Future of Supply Chain
Constrained Assets Add To Supply Chain Challenges
The supply chain industry faces extraordinary pressure to deliver products faster than ever before while also holding down costs. To do both of those things simultaneously will require relentless innovation and major improvements in efficiency. And we have to achieve all that in one of the tightest labor markets in history.
The supply chain industry faces extraordinary pressure to deliver products faster than ever before while also holding down costs. To do both of those things simultaneously will require relentless innovation and major improvements in efficiency. And we have to achieve all that by managing a number of constrained assets and resources: our workforce, real estate footprint, and technology portfolio.
The workforce is changing
In America, one in five workers is over the age of 65. The U.S. unemployment rate sits just above a 20-year low at 4%, and economists at the Federal Reserve project the rate will stay between 3.7% and 4.8% through 2020. Given the pending retirements of the aging Baby Boomer generation and stagnant U.S. birth rates, we won’t likely see an increase in labor force participation.
As a result, businesses simply do not have access to the human capital—on reasonable economic terms—required to operate our tactical supply chain systems. You’ll have a hard time finding anybody in the logistics business that isn’t facing labor shortages, and the workers today need more specialized skills to make use of the technology and data-driven innovation that is transforming our industry.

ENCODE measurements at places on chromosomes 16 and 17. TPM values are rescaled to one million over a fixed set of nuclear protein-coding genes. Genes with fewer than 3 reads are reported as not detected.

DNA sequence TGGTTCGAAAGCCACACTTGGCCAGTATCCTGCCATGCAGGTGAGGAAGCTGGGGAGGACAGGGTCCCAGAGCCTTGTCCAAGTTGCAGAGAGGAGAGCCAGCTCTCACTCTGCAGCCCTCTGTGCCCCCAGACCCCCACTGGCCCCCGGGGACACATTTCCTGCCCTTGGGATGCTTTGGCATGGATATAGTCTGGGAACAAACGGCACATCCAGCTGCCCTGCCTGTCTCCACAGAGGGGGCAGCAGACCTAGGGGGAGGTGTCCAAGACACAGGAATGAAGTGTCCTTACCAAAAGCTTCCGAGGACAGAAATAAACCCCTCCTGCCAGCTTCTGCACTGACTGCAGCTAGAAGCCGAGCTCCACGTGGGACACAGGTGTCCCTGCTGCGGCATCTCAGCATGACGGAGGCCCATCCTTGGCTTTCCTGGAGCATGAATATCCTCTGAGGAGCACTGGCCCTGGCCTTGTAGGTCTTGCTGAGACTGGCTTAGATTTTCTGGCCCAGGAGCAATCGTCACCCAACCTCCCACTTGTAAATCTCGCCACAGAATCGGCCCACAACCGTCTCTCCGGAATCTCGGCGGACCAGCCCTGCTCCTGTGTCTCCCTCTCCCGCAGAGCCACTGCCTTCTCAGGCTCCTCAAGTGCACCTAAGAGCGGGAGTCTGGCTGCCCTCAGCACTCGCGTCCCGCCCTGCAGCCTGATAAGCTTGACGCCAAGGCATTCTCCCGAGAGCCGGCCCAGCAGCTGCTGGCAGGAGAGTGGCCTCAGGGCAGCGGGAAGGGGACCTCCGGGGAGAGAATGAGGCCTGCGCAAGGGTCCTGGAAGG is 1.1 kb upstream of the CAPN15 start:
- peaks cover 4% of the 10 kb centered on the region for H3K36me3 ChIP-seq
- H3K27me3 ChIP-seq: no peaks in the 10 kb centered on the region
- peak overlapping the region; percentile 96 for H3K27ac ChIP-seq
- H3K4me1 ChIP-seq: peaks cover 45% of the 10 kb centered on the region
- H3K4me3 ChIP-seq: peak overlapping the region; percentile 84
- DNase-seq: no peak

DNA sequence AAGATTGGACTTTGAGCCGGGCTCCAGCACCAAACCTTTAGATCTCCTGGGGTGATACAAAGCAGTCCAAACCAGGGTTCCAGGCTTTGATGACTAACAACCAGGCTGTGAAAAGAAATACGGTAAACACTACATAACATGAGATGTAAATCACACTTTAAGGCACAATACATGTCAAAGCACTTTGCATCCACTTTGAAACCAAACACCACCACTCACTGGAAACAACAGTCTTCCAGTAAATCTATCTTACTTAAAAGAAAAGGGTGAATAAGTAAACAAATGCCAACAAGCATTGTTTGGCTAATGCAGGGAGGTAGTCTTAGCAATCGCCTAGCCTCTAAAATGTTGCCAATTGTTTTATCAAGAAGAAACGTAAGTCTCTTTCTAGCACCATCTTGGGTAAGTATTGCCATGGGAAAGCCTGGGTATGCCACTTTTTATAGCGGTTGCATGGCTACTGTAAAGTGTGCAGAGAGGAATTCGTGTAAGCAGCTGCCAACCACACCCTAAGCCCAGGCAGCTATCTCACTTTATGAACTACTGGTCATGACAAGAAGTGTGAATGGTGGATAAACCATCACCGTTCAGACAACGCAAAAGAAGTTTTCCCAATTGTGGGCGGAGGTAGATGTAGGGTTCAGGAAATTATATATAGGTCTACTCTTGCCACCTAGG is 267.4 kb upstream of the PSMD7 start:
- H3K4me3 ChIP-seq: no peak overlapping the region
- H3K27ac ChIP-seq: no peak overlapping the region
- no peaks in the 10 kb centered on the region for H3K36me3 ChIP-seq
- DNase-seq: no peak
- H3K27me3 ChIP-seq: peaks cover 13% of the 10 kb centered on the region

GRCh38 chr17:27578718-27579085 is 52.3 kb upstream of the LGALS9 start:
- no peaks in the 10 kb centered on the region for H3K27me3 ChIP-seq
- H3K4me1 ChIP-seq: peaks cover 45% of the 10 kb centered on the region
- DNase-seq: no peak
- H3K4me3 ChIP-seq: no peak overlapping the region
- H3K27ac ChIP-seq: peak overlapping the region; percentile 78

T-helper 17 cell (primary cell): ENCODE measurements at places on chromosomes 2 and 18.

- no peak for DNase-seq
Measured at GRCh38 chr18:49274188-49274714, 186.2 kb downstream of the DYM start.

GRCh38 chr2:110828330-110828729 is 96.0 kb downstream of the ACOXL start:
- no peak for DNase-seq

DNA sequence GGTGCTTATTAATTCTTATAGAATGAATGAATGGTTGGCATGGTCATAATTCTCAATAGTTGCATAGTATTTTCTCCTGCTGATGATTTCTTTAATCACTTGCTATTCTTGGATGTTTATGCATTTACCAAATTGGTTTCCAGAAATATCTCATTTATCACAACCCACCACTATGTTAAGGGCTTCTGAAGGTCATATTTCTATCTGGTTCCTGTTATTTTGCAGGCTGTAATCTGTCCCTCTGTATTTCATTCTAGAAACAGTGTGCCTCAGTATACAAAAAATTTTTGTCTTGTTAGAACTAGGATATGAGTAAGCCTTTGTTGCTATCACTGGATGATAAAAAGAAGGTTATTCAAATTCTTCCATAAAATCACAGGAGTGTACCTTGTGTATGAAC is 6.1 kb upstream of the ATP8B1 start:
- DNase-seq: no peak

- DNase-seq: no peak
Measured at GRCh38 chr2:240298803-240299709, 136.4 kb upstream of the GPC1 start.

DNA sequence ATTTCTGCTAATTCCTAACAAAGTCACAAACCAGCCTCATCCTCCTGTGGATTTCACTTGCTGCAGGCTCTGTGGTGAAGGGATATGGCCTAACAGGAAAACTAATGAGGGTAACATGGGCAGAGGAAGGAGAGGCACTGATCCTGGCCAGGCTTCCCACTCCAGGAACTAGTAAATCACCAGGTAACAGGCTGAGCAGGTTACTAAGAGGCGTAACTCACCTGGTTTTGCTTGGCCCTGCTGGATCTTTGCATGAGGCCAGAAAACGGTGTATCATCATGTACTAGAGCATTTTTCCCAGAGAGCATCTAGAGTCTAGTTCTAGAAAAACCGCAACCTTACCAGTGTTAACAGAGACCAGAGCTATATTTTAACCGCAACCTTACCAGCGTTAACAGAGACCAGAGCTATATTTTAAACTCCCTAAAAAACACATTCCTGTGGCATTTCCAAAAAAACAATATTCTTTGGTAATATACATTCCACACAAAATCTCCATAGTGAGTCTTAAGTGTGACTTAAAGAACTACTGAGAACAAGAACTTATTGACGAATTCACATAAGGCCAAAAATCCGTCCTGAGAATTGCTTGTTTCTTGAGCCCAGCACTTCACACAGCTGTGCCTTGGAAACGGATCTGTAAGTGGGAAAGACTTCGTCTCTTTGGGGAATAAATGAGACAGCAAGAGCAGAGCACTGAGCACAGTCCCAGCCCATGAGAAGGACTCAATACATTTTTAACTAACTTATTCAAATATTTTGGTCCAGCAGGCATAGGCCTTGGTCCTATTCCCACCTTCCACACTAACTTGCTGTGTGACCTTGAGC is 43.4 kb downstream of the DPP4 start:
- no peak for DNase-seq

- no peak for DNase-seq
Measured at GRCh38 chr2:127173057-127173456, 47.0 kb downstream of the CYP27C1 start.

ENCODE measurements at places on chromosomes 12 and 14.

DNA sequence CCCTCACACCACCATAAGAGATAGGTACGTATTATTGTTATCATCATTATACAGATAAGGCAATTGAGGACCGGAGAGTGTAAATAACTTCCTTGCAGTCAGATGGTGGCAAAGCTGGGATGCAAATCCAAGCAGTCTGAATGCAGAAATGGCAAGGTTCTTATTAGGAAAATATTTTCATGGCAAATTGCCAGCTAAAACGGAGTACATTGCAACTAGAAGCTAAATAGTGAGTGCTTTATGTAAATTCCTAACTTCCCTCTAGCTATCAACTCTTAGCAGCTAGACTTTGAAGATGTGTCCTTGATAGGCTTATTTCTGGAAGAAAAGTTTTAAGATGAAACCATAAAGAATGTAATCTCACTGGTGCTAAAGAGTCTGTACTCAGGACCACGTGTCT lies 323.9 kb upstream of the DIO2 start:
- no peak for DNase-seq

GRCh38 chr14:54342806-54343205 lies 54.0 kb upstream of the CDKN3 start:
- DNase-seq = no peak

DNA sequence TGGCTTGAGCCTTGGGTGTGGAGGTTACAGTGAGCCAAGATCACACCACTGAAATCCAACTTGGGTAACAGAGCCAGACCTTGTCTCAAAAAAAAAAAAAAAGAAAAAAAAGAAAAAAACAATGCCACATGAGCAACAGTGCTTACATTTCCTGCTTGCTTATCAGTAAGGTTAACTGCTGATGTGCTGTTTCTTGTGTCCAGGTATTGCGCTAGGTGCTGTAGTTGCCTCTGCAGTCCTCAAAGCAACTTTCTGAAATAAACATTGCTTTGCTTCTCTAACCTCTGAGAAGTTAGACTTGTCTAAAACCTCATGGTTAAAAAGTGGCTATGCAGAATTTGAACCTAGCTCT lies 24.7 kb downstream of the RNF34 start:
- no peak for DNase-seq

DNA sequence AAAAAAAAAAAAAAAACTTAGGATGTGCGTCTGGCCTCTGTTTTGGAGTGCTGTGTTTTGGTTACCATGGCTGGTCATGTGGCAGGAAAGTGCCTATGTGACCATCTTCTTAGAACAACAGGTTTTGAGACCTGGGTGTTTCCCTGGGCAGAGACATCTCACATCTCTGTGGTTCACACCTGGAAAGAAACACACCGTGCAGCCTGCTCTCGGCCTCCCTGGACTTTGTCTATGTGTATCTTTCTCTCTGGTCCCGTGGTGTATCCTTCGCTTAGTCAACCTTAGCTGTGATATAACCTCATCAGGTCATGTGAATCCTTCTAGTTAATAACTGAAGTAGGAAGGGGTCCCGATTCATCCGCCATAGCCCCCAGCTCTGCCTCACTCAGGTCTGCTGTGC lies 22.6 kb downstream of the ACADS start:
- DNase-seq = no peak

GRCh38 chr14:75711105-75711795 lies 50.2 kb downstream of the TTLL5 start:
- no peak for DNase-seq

Warehouse vacancy represents as much as $18 million of wasted space each year for every 3PL.
Automating operations and workflow impacts personnel
We also have to implement automated processes wherever possible, to free up workers from managing relatively mundane, inefficient, and repeatable tasks like warehouse order fulfillment and box construction.
That means rethinking our traditional “man-to-goods” approach to material handling, which was appropriate in an era when warehouses had a prolific mix of stock keeping units (SKUs), seasonality was highly volatile, and demand forecasting tools were primitive. Today, we must embrace more “goods-to-man” solutions, which reduce our dependence on relatively stagnant local workforces. Goods-to-man solutions involve robots, conveyors, put walls, palletizing stations, sortation lanes, etc. And “goods to man” eliminates all the lost time with employees moving from location to location to pick inventory which is highly inefficient and a non-value added activity within the warehouse.